This report provides initial findings from the evaluation of the Senate Bill 1041 reforms to the California Work Opportunity and Responsibility to Kids program, with a focus on the implementation of the policy changes and participant outcomes.
Workers' compensation reforms (Senate Bill 863) have likely increased wage replacement rates for permanently disabled Californians by 21.4 percentage points since 2012. The bill is helping to offset the recession's lasting effects on earnings losses.
Following California's major reforms to the state workers' compensation system, RAND researchers assess trends in earnings loss and permanent partial disability benefits before the reforms, as well as how the reforms might affect injury compensation.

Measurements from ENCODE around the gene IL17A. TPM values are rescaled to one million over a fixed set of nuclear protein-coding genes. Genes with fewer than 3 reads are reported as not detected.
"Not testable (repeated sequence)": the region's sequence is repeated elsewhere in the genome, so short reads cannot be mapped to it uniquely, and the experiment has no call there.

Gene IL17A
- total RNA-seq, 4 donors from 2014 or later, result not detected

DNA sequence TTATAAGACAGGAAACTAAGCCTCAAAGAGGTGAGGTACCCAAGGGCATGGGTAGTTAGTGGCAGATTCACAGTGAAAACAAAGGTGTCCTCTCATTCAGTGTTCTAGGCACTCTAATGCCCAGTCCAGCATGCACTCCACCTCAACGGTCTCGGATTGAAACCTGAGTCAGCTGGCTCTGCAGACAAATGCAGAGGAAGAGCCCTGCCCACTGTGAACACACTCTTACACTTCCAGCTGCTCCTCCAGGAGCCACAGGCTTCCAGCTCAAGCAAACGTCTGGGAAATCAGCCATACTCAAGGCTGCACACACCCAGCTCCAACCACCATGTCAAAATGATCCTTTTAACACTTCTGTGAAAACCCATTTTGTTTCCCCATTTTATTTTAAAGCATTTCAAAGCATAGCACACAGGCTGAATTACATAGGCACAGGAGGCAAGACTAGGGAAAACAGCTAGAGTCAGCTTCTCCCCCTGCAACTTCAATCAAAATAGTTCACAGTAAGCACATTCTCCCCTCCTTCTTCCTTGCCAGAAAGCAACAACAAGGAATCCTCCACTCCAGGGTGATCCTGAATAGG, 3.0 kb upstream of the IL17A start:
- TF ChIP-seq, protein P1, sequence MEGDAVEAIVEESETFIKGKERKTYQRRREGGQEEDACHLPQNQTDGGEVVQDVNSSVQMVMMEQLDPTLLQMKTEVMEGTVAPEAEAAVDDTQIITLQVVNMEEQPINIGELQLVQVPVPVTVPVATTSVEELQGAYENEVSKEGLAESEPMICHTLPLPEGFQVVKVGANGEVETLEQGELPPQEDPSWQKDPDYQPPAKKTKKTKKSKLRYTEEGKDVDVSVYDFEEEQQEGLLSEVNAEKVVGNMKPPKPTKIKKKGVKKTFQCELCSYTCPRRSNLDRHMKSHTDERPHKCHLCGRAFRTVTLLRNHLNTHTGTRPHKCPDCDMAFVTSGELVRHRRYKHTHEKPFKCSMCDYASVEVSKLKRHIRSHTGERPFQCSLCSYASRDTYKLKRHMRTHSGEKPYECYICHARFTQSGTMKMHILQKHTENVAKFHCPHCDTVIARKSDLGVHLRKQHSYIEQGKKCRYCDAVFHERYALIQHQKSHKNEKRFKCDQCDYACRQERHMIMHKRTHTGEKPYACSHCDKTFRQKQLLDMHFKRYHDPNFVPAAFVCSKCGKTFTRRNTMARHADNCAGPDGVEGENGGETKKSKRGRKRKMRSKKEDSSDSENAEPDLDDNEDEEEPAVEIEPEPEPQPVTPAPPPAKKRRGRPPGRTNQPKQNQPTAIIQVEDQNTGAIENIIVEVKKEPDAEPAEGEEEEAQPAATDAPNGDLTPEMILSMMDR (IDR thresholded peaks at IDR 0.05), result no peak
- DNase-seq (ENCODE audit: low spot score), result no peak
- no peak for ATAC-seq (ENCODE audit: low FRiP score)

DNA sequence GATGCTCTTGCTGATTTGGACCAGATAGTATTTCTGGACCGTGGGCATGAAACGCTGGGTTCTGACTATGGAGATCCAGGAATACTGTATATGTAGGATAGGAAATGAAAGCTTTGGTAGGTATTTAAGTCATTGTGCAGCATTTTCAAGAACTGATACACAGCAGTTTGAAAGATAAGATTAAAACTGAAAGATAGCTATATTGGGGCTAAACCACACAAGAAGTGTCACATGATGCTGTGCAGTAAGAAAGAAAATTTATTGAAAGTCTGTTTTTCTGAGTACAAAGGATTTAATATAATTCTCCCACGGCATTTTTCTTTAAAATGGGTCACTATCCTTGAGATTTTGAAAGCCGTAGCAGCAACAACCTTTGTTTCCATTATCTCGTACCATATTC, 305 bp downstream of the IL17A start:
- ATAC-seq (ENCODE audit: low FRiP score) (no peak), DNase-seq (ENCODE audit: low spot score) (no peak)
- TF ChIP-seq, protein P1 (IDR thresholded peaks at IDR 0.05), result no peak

With a 36 percent chance of becoming disabled at least once before reaching age 50, it is imperative that workers know their rights under the Americans with Disabilities Act (ADA) and the resources available to help them.
The authors examine the factors that influence employer accommodation of newly disabled workers and how effective such accommodations are in retaining workers and discouraging disability insurance applications.
In 2014 a new model for liaison and diversion schemes, which identify people with vulnerabilities in the criminal justice system, was implemented in ten areas of England. This evaluation looks at the implementation of the new model in these sites.